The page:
Even as someone whose job it is to cover the streaming scene, I admit I’m often stumbling through it as blindly as everyone else. Away from the well-publicised brands like Netflix or Amazon, there are many outlets I find more by accident than design. Such is the case with the rather unprepossessingly named Pantaflix, a site that had been in my peripheral internet vision for some time through hazy, lazy searches for viewing alternatives, without ever quite inviting me to click on it. A German-based pay-per-view film site founded by the actor Matthias Schweighöfer, it’s been available in the UK for nearly three years now, yet neither its content nor its brand ever quite drew me in.
That changed a couple of weeks ago: for an unrelated project I was seeking out the early documentary shorts of late Polish master Krzysztof Kieślowski, and finding them rather hard to track down online – only to find them streaming, seemingly exclusively, at Pantaflix, where they’re splashily billed as a top attraction on the homepage.
Made across the 1970s, the 16 Kieślowski films range from his searching vox-pop exercise Talking Heads to the blunt procedural verite of Hospital to the candid unemployment confessional I Don’t Know. Bearing the poised humanity and grace of Kieślowski’s later fiction work, despite their monochrome roughness, they proved worth the search – though at £2.99 a pop there ought to be a cheaper way to watch them. (Some have been stuck, rather randomly, as extras on Blu-ray rereleases of the director’s more famous works.) A box set is surely called for.
As Pantaflix bait, however, they did the job: I was curious to see what other treasures were buried on the kind of website that spotlights 40-year-old Kieślowski docs as prominently as Netflix does the new series of Queer Eye. As it turns out, the site is a bit of a rummage sale of lesser-spotted art cinema, documentaries, a scattering of reassuring Hollywood classics and a lot of mainstream international films rarely screened outside their home country. That, indeed, is something of a selling point. “Home is just a movie away,” runs their tagline, as the site seems designed less for armchair-travelling cinephiles than for immigrants across Europe seeking home-comfort viewing without regional restrictions. Click on the “Turkish Movies” tag, for example, and you won’t find a lot of Nuri Bilge Ceylan; many films aren’t furnished with English subtitles.
Yet the gems are there for patient, open-minded diggers, from Ruben Östlund’s striking bad-behaviour mosaic Involuntary to the famously outrageous Belgian serial-killer mockumentary Man Bites Dog. In their French section, I was delighted to find Léa Mysius’s moody, ingeniously visualised Ava, a sidebar standout from the 2017 Cannes festival that more or less evaporated beyond the festival circuit. A sensual study of a 13-year-old girl rapidly losing her sight, it skirts coming-of-age cliche to reflect on ephemeral youth with urgency and risk. Guillaume Canet’s Rock’n Roll, meanwhile, is a clever, highly meta exercise, starring the director and Marion Cotillard as themselves in a larkish industry satire so garlicky and Gallic it could never really travel – and yet here it is.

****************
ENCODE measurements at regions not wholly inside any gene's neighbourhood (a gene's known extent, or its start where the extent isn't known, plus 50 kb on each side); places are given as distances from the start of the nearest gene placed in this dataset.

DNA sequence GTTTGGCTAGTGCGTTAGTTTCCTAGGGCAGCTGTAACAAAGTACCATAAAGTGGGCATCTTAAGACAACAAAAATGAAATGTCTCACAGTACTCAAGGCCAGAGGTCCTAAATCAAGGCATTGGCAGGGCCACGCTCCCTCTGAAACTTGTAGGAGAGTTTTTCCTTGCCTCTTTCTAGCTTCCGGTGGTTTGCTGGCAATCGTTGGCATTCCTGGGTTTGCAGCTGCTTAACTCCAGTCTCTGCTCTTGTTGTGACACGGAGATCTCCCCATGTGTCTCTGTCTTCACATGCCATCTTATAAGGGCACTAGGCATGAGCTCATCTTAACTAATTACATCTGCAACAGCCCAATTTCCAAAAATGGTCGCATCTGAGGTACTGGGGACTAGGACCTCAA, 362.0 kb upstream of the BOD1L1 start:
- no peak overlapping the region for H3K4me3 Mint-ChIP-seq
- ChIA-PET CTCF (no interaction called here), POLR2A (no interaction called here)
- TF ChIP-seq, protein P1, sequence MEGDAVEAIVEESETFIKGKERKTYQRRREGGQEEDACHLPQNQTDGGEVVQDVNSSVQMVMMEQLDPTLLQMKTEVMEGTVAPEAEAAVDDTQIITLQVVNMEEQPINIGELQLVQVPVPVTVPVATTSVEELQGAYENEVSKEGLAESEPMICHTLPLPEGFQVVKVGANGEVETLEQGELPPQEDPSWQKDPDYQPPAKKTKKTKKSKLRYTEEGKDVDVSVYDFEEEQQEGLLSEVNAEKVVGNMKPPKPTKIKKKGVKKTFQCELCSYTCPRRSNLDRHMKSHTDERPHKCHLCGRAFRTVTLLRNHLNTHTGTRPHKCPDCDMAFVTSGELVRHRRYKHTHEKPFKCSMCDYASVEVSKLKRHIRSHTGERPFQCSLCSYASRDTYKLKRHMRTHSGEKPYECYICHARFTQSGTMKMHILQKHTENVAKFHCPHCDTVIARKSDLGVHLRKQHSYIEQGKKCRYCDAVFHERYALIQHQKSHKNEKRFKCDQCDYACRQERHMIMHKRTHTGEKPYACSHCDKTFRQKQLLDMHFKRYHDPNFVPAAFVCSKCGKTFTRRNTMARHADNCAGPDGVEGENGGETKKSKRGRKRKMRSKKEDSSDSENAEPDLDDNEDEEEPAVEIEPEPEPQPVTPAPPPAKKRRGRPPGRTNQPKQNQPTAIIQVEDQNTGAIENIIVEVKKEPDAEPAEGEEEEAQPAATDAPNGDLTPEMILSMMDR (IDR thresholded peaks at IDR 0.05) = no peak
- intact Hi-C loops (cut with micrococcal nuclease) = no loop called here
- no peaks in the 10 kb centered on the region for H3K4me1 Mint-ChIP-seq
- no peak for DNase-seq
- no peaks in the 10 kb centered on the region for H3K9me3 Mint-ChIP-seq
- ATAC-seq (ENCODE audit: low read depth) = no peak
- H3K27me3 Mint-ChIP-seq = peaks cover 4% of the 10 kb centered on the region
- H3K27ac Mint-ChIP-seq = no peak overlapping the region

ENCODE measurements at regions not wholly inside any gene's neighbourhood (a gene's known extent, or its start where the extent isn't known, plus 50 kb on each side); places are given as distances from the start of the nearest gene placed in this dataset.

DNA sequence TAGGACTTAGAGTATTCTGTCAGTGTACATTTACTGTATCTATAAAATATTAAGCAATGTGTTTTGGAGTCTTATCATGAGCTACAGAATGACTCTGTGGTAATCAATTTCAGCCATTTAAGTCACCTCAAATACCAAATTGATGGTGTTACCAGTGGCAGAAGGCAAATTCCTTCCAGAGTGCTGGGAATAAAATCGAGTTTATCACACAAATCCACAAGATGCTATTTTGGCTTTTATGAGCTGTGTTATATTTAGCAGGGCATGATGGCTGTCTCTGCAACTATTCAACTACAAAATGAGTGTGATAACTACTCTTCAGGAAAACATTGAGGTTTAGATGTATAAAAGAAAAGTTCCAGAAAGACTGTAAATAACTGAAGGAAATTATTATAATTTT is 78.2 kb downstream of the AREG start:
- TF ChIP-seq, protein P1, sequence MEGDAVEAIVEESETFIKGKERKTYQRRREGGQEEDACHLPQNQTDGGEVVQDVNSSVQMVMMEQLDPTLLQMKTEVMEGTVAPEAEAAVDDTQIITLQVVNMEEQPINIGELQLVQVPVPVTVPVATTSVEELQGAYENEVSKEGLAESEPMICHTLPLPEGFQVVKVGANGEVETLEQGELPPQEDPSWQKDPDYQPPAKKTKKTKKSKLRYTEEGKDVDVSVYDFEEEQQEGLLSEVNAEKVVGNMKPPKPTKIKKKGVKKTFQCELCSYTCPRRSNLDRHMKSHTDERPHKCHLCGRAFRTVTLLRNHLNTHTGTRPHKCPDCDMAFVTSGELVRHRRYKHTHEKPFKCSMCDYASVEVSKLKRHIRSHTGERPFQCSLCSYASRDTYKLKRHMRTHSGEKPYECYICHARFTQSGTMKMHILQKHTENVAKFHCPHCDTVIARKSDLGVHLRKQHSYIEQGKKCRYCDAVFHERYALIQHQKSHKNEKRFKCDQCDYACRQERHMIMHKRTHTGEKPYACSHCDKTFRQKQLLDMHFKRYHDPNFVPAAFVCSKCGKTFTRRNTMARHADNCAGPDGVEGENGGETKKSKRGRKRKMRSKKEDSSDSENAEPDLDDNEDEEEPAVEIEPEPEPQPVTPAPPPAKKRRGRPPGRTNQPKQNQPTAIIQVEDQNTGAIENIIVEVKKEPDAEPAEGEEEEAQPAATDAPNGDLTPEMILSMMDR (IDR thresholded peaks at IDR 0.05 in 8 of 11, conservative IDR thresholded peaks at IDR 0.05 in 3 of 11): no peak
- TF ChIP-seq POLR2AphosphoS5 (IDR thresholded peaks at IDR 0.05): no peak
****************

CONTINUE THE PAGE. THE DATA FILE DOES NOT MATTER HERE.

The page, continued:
Kieslowski aside, a generously stocked documentary section is full of surprises amid the sometimes intriguing obscurities. Steve James’s still-mighty, still-timely sports doc Hoop Dreams is there, as is Austrian provocateur Ulrich Seidl’s challenging, enraging, altogether extraordinary Safari, an icy, tacitly damning study of hunting tourism that can’t come loaded with enough trigger warnings. The small, dingily selected LGBT section is a disappointment, but the golden-oldies department is delight-strewn. Fritz Lang’s slinky noir Scarlet Street rubs shoulders with Jean Renoir’s rich, earthy Texan sharecropping portrait The Southerner.
You’ll have noticed precious little of a throughline between these highlights, but the haphazard pick-and-mix nature of Pantaflix – which could, nonetheless, stand to improve its vague indexing and dicey search function – is seemingly the point. I’ll be grazing more often.
New to streaming & DVD this week
The Sisters Brothers
Jacques Audiard escapes the curse that befalls so many world cinema greats switching to English. This darkly comic, Oregon-set western probes masculine rivalry and insecurity with his customary tough elegance.
Simon Amstell’s first feature film as a director is a heart-cradling, boy-meets-boy romantic comedy, though its sweetness doesn’t cancel out his signature barbed humour – and a keen observational eye for London’s gay scene.
(Warner Bros, 12)
With superhero films getting so dour and grandiose these days, any one that settles for being a bubblegum romp has my attention. This DC kids’ adventure gets by on bounding, winking enthusiasm, but why is it 130 minutes long?
The Central Park Five
For the many viewers riveted by Ava DuVernay’s Netflix miniseries When They See Us, here’s a well-timed rerelease of Ken Burns’ stark, stern, superb documentary on the corruption-ridden rape case that inspired it.